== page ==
February 19, 2006

Moving On

I don’t really have the motivation to carry on blogging here. As far as I am concerned, the experiment of Warwick Blogs has failed in its primary objective – to encourage PDP (an acronym which we don’t hear that much of any more).

I genuinely tried to use the medium for keeping track of my work, helping develop what I was doing. But it doesn’t work. Blogs is a way of publishing, not reflecting.

WB is a great social space, but the percentage of information on here that appeals to me any more is negligible. The quality of posts has diminished exponentially since the early days, in my opinion (although there are a small number of clear exceptions). People tried it out for real reflective, work posts, realized there was no point, and went away.

I’ve enjoyed blogging, but why should I carry on blogging at my university if I’m not going to write about my work?

I’m going to carry on at http://www.maxhammondphotos.org.uk/blog/ and I’ll certainly carry on reading the blogs here that interest me.

Since the programmers of WB don’t feel it necessary to help users read external blogs, it will take a bit more effort to read now. Sorry about that. I recommend bloglines if you’d like to try a different way of reading blogs; it’s much easier to add blogs from places that aren’t Warwick. I use something called FeedDemon to the same effect, but that’s not free.

So. It’s been fun. I hope that some of the others here will eventually get “grown-up” blogs of their own, outside of the insular sandbox that is WB.

Max.


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  1. Holly Cruise

    See you Max, it's going to be less interesting here, but some people will make the effort to search out your new one.

    19 Feb 2006, 16:23

  2. Thanks Holly; we've come a long way since those halcyon cupcake days :-)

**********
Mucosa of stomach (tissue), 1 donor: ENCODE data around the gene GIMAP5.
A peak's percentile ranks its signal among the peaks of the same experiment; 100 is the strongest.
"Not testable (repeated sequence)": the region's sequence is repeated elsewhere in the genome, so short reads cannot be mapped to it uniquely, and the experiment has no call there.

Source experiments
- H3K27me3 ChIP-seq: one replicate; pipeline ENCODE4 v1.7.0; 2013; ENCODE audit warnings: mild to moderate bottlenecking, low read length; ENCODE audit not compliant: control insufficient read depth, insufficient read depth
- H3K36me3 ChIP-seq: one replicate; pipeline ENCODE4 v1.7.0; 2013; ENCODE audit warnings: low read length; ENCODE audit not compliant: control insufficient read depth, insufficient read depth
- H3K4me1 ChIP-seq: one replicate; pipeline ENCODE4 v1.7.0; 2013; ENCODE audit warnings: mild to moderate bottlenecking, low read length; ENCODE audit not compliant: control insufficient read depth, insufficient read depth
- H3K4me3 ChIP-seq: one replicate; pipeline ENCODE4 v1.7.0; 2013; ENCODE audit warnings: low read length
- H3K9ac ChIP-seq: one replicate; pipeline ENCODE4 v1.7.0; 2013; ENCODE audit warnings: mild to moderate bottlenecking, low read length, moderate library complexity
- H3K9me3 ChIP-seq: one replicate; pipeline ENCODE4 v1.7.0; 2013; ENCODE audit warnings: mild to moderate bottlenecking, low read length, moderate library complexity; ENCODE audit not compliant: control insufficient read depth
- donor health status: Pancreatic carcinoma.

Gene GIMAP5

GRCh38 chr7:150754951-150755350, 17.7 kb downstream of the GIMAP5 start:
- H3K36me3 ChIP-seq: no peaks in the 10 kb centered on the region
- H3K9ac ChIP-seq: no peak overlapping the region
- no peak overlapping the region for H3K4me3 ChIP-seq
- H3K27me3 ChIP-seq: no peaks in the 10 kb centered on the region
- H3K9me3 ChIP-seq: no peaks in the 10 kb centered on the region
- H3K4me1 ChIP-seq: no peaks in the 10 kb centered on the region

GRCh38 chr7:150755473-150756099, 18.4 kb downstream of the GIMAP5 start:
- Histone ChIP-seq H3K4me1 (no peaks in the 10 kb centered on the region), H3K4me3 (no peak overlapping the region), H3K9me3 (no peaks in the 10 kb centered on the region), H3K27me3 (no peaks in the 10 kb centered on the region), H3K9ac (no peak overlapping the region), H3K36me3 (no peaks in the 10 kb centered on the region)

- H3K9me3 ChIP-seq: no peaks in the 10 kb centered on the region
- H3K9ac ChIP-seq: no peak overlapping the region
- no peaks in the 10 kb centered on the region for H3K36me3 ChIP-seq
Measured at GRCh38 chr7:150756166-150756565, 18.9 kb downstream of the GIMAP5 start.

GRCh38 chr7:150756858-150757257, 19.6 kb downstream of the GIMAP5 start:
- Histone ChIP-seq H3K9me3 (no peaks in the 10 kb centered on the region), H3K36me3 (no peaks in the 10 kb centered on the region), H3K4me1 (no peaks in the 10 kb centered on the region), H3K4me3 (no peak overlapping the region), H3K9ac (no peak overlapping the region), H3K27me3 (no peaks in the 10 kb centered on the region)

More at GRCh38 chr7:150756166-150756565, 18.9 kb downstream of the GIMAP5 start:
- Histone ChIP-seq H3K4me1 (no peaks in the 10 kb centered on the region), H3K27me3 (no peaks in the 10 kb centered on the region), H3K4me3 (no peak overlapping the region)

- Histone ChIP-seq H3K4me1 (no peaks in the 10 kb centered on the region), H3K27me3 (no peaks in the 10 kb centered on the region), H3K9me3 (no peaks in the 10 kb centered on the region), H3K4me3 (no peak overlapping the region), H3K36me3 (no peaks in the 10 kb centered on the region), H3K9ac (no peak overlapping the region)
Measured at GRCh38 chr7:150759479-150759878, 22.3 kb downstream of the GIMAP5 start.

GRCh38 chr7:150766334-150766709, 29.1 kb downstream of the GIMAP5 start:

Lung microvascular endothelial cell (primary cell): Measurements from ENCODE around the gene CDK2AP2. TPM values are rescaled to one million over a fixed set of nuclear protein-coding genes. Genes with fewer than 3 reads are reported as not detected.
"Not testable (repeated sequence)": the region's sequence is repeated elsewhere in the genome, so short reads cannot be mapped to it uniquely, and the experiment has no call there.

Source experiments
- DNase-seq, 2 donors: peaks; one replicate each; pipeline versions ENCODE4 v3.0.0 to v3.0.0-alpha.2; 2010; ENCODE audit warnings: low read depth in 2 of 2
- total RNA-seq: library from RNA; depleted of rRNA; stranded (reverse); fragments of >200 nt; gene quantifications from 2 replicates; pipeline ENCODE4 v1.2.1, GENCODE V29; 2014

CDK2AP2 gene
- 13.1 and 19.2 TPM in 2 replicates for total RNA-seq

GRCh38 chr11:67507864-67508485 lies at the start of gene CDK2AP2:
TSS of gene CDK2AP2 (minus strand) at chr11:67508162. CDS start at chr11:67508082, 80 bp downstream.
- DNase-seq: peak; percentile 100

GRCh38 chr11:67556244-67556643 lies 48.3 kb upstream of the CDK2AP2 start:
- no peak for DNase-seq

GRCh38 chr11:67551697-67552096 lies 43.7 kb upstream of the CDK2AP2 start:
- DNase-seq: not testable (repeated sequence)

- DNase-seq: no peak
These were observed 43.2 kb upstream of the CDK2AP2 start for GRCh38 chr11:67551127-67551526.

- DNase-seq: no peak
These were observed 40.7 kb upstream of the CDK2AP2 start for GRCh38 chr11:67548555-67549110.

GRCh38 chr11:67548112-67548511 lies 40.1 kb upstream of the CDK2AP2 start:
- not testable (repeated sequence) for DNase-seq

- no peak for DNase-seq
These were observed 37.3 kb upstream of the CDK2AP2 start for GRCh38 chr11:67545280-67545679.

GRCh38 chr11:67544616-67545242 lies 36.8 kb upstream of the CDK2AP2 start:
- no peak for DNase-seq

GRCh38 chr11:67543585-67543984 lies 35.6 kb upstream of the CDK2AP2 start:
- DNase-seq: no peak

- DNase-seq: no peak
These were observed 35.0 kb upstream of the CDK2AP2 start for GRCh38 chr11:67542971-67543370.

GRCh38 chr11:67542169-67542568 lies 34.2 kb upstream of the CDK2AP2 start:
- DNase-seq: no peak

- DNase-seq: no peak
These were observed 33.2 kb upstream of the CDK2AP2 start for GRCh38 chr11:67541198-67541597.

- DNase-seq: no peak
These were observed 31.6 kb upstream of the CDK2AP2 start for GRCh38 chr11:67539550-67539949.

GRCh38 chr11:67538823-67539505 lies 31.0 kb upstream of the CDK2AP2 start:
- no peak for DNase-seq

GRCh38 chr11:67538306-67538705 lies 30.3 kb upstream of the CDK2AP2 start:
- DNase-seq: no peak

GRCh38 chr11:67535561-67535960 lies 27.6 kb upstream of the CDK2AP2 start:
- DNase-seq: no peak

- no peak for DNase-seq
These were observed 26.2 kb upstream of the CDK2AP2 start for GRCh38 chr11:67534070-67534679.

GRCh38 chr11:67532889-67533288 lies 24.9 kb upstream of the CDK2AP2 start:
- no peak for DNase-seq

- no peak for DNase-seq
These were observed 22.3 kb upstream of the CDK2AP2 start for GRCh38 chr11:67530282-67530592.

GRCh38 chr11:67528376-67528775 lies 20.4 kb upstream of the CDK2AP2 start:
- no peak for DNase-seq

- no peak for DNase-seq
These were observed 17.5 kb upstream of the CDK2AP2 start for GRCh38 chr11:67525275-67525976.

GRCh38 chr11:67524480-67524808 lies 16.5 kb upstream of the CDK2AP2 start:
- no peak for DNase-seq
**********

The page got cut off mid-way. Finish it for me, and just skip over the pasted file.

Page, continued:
19 Feb 2006, 16:36

  3. Farewell Max. It's funny how your posts always seem to be the ones that I find interesting enough to read. Feel free to make a couple of cross-posts every now and then for anythingparticularly interesting that you have to say… particularly if you want Google to pick it up!

    19 Feb 2006, 20:51

  4. Thanks Mark. Was considering renting my warwick blog out to some google "optimization" company, but reckoned that since I seem to have already shifted ITS' regard of me from "indifferent" to "mild disdain" I shouldn't push my luck ;-)

    19 Feb 2006, 21:39

  5. John Dale

    We'll miss you. Kind of. ;-)

    19 Feb 2006, 23:27

  6. Rob

    Its always interesting to hear, ironically, someone's final 'reflections' on a medium that apparently doesn't encourage reflection.

    You wrote:

    ''As far as I am concerned, the experiment of Warwick Blogs has failed in its primary objective to encourage PDP (an acronym which we don't hear that much of any more).''

    I'm sorry to hear you say that. Whilst Warwick Blogs contained an inherent PDP function, to say that it was it's 'primary function' isn't true. Warwick Blogs have been an excellent idea: they have encouraged the free exchange of ideas, given space for a more democratic vox populi, and they have built communities – people who commented here are genuinely sad not to have your contributions anymore. If many of the apathetic chose not to blog that was hardly a measure of the success or failure of the idea. If people don't go to gymnasia we don't say that gyms have failed.

    And PDP? Well, I'm glad you heard about PDP, since we haven't really begun to develop PDP for Postgrads like yourself- until now. If you think it has no part to play in the present or future then you have perhaps missed the point. Development isn't something that just happens on a taught or research programme. The way you do PDP can change, but it is there and will go on being relevant. Once trained to reflect and think, we don't stop when we leave this place.

    You also wrote:

    ''I genuinely tried to use the medium for keeping track of my work, helping develop what I was doing. But it doesn't work. Blogs is a way of publishing, not reflecting''